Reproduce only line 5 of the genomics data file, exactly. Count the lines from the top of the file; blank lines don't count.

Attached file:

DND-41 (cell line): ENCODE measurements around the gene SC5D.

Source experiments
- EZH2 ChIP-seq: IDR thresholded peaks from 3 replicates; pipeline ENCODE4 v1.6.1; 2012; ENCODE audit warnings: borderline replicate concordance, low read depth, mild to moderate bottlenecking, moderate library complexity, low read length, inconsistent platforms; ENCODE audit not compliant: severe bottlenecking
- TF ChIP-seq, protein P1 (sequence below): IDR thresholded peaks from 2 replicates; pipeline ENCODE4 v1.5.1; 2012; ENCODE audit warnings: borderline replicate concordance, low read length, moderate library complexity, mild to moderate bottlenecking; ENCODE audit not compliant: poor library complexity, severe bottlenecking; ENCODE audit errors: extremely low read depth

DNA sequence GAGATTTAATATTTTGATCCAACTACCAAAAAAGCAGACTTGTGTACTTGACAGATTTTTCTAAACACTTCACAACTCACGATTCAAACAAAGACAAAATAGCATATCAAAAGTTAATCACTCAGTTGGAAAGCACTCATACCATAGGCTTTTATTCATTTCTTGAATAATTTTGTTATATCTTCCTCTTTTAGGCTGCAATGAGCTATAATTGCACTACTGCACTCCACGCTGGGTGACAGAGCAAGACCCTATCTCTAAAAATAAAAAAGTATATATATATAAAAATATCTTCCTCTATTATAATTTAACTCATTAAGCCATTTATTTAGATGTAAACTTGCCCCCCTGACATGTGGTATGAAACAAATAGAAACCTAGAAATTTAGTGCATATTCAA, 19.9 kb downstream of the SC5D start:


DNA sequence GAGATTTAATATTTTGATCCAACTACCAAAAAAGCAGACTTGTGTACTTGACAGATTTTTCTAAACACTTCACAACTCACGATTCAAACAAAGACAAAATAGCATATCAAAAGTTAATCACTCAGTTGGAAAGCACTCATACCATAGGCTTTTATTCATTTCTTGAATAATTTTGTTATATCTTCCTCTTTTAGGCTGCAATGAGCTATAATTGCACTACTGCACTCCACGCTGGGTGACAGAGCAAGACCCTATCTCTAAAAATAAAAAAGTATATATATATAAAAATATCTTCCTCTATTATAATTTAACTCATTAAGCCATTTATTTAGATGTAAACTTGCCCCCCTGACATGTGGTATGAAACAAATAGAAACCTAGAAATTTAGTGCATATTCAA, 19.9 kb downstream of the SC5D start: